I don’t think prohibition is practical. The Germans, you see, prevent it. Look at them. I am sorry to learn that they have just invented a method of making brandy out of Sawdust. Now, what chance will prohibition have when a man can take a rip saw and go out and get drunk with a fence rail?
The U.S. Congress passed the Volstead Act on this day in 1919. Prohibition began the following January, and life in America, says Daniel Okrent in Last Call, was changed forever:
In 1920 could anyone have believed that the Eighteenth Amendment, ostensibly addressing the single subject of intoxicating beverages, would set off an avalanche of change in areas as diverse as international trade, speedboat design, tourism practices, soft-drink marketing, and the English language itself? Or that it would provoke the establishment of the first nationwide criminal syndicate, the idea of home dinner parties, the deep engagement of women in political issues other than suffrage, and the creation of Las Vegas? As interpreted by the Supreme Court and as understood by Congress, Prohibition would also lead indirectly to the eventual guarantee of the American woman’s right to abortion and simultaneously dash that same woman’s hope for an Equal Rights Amendment to the Constitution.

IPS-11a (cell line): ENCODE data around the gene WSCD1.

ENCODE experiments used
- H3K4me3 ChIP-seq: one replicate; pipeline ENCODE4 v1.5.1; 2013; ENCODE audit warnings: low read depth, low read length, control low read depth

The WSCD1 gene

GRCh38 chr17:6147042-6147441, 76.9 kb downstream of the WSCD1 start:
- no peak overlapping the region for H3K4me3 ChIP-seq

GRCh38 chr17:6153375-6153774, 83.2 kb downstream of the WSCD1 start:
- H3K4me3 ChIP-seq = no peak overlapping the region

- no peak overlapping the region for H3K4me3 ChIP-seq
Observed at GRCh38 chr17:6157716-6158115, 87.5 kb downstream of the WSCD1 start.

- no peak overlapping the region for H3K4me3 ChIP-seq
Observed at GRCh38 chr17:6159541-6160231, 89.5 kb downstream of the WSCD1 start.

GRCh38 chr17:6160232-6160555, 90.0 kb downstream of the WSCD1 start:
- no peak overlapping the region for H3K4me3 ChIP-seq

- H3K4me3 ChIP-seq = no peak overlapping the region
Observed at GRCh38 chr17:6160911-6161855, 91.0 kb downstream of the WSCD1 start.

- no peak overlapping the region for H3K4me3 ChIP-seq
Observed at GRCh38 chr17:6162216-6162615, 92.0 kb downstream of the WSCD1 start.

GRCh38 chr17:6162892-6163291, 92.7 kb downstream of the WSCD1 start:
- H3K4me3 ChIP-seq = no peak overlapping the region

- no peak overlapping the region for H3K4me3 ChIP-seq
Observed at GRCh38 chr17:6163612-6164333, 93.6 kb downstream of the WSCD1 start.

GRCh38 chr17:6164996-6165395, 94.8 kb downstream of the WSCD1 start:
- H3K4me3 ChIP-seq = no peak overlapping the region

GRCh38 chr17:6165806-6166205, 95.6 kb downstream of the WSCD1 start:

Daybook is contributed by Steve King, who teaches in the English Department of Memorial University in St. John’s, Newfoundland. His literary daybook began as a radio series syndicated nationally in Canada. He can be found online at todayinliterature.com.